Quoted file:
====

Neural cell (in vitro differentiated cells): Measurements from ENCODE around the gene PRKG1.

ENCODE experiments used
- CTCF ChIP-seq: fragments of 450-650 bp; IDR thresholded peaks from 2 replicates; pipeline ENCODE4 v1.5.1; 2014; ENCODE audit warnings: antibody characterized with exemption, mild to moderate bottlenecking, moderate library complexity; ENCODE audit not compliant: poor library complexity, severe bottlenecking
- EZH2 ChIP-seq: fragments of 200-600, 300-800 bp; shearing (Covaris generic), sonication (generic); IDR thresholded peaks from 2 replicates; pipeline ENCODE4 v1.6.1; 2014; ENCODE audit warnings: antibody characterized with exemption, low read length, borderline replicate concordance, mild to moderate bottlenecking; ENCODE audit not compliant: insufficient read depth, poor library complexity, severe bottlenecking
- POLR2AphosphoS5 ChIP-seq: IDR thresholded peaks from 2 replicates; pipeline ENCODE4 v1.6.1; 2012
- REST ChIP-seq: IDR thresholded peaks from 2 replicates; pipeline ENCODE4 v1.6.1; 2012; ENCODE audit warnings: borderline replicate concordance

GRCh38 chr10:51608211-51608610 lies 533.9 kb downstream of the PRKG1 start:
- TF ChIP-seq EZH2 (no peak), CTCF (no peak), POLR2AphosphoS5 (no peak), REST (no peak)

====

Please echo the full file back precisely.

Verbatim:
Neural cell (in vitro differentiated cells): Measurements from ENCODE around the gene PRKG1.

ENCODE experiments used
- CTCF ChIP-seq: fragments of 450-650 bp; IDR thresholded peaks from 2 replicates; pipeline ENCODE4 v1.5.1; 2014; ENCODE audit warnings: antibody characterized with exemption, mild to moderate bottlenecking, moderate library complexity; ENCODE audit not compliant: poor library complexity, severe bottlenecking
- EZH2 ChIP-seq: fragments of 200-600, 300-800 bp; shearing (Covaris generic), sonication (generic); IDR thresholded peaks from 2 replicates; pipeline ENCODE4 v1.6.1; 2014; ENCODE audit warnings: antibody characterized with exemption, low read length, borderline replicate concordance, mild to moderate bottlenecking; ENCODE audit not compliant: insufficient read depth, poor library complexity, severe bottlenecking
- POLR2AphosphoS5 ChIP-seq: IDR thresholded peaks from 2 replicates; pipeline ENCODE4 v1.6.1; 2012
- REST ChIP-seq: IDR thresholded peaks from 2 replicates; pipeline ENCODE4 v1.6.1; 2012; ENCODE audit warnings: borderline replicate concordance

GRCh38 chr10:51608211-51608610 lies 533.9 kb downstream of the PRKG1 start:
- TF ChIP-seq EZH2 (no peak), CTCF (no peak), POLR2AphosphoS5 (no peak), REST (no peak)